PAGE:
The pathophysiology underlying acute diarrhea by infectious agents produces specific clinical features that may also be helpful in diagnosis. Profuse watery diarrhea secondary to small bowel hypersecretion occurs with ingestion of preformed bacterial toxins, enterotoxin-producing bacteria, and enteroadherent pathogens. Diarrhea associated with marked vomiting and minimal or no fever may occur abruptly within a few hours after ingestion of the former two types; vomiting is usually less, and abdominal cramping or bloating is greater; fever is higher with the latter. Cytotoxin-producing and invasive microorganisms all cause high fever and abdominal pain. Invasive bacteria and Entamoeba histolytica often cause bloody diarrhea (referred to as dysentery). Yersinia invades the terminal ileal and proximal colon mucosa and may cause especially severe abdominal pain with tenderness mimicking acute appendicitis.
Finally, infectious diarrhea may be associated with systemic manifestations. Reiter's syndrome (arthritis, urethritis, and conjunctivitis) may accompany or follow infections by Salmonella, Campylobacter, Shigella, and Yersinia. Yersiniosis may also lead to an autoimmune-type thyroiditis, pericarditis, and glomerulonephritis. Both enterohemorrhagic E. coli (O157:H7) and Shigella can lead to the hemolytic-uremic syndrome with an attendant high mortality rate. The syndrome of postinfectious IBS has now been recognized as a complication of infectious diarrhea. Acute diarrhea can also be a major symptom of several systemic infections including viral hepatitis, listeriosis, legionellosis, and toxic shock syndrome.
Table 1 Association between Pathobiology of Causative Agents and Clinical Features in Acute Infectious Diarrhea
Pathobiology/Agents Incubation Period Vomiting Abdominal Pain Fever Diarrhea
Bacillus cereus, Staphylococcus aureus, 1–8 h 3–4+ 1–2+ 0–1+ 3–4+, watery
Clostridium perfringens 8–24 h
Vibrio cholerae, enterotoxigenic Escherichia coli, Klebsiella pneumoniae, Aeromonas species 8–72 h 2–4+ 1–2+ 0–1+ 3–4+, watery
Enteropathogenic and enteroadherent E. coli, Giardia organisms, cryptosporidiosis, helminths 1–8 d 0–1+ 1–3+ 0–2+ 1–2+, watery, mushy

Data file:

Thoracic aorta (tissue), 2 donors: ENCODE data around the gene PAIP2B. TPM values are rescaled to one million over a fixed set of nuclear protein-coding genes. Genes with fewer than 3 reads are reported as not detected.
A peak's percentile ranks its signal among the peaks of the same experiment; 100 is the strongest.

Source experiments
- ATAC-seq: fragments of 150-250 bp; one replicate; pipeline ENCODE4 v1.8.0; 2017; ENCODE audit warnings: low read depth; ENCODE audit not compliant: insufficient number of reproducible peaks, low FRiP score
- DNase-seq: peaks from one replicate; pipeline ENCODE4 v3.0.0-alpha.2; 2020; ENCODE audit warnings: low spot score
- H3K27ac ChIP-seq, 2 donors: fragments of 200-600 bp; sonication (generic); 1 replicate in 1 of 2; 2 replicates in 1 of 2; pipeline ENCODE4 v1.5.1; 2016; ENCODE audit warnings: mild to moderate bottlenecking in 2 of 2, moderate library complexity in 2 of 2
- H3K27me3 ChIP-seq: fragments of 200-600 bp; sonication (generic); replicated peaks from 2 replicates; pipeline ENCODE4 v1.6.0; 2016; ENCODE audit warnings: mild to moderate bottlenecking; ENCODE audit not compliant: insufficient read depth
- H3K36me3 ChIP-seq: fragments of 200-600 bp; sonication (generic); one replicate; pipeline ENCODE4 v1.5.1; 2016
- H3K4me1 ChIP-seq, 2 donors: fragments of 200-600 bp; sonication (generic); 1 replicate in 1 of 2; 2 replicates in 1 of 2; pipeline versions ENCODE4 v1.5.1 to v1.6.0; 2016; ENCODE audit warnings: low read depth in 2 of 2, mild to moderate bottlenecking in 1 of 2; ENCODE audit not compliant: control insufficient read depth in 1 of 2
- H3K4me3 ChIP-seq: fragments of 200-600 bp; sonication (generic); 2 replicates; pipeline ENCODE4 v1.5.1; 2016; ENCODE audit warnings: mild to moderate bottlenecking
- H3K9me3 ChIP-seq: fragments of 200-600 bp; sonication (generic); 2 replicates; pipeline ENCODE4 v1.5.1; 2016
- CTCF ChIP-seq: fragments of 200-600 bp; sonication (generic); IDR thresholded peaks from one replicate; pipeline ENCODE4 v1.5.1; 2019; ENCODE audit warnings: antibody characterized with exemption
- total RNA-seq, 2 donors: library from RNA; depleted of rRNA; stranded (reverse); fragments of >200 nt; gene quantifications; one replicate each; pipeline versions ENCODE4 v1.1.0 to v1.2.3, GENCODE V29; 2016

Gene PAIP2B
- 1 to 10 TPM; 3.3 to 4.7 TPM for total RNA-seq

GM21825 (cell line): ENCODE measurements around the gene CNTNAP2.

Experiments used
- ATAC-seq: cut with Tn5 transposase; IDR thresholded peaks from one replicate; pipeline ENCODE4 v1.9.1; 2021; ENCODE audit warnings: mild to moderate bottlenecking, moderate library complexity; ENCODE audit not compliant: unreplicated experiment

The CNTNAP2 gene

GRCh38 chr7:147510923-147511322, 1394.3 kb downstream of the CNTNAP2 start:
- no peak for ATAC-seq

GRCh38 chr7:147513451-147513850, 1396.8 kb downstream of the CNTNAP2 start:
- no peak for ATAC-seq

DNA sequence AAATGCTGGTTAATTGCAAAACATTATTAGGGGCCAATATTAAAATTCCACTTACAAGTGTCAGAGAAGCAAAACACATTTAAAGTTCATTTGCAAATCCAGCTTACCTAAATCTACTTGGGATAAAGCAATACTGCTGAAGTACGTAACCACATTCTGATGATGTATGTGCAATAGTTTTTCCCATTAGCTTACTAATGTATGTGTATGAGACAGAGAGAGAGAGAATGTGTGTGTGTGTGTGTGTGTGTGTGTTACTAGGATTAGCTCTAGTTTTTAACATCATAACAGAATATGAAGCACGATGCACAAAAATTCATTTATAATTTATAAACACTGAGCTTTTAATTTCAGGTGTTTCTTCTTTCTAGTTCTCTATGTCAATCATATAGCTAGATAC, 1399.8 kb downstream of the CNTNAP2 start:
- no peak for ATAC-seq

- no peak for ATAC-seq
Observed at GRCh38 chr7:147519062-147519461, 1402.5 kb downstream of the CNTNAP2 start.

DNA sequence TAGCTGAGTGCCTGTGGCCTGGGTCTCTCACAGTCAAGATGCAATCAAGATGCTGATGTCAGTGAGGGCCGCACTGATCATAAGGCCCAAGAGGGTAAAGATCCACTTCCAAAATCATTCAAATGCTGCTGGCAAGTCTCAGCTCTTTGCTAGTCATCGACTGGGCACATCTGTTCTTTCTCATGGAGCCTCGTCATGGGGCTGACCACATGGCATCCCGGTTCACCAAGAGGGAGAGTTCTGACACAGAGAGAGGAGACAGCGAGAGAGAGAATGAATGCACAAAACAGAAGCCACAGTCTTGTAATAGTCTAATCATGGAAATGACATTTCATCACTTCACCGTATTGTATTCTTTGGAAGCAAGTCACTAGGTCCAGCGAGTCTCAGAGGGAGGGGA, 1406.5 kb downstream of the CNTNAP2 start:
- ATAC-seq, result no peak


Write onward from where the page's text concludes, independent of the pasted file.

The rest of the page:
Clostridium difficile 1–3 d 0–1+ 3–4+ 1–2+ 1–3+, usually watery, occasionally bloody
Hemorrhagic E. coli 12–72 h 0–1+ 3–4+ 1–2+ 1–3+, initially watery, quickly bloody
Rotavirus and Norwalk agent 1–3 d 1–3+ 2–3+ 3–4+ 1–3+, watery
Salmonella, Campylobacter, and Aeromonas species, Vibrio parahaemolyticus, Yersinia 12 h–11 d 0–3+ 2–4+ 3–4+ 1–4+, watery or bloody
Shigella species, enteroinvasive E. coli, Entamoeba histolytica 12 h–8 d 0–1+ 3–4+ 3–4+ 1–2+, bloody
Side effects from medications are probably the most common noninfectious cause of acute diarrhea, and etiology may be suggested by a temporal association between use and symptom onset. Although innumerable medications may produce diarrhea, some of the more frequently incriminated include antibiotics, cardiac antidysrhythmics, antihypertensives, nonsteroidal anti-inflammatory drugs (NSAIDs), certain antidepressants, chemotherapeutic agents, bronchodilators, antacids, and laxatives. Occlusive or nonocclusive ischemic colitis typically occurs in persons >50 years; often presents as acute lower abdominal pain preceding watery, then bloody diarrhea; and generally results in acute inflammatory changes in the sigmoid or left colon while sparing the rectum. Acute diarrhea may accompany colonic diverticulitis and graft-versus-host disease. Acute diarrhea, often associated with systemic compromise, can follow ingestion of toxins including organophosphate insecticides, amanita and other mushrooms, arsenic, and preformed environmental toxins in seafood, such as ciguatera and scombroid. Conditions causing chronic diarrhea can also be confused with acute diarrhea early in their course. This confusion may occur with inflammatory bowel disease (IBD) and some of the other inflammatory chronic diarrheas that may have an abrupt rather than insidious onset and exhibit features that mimic infection.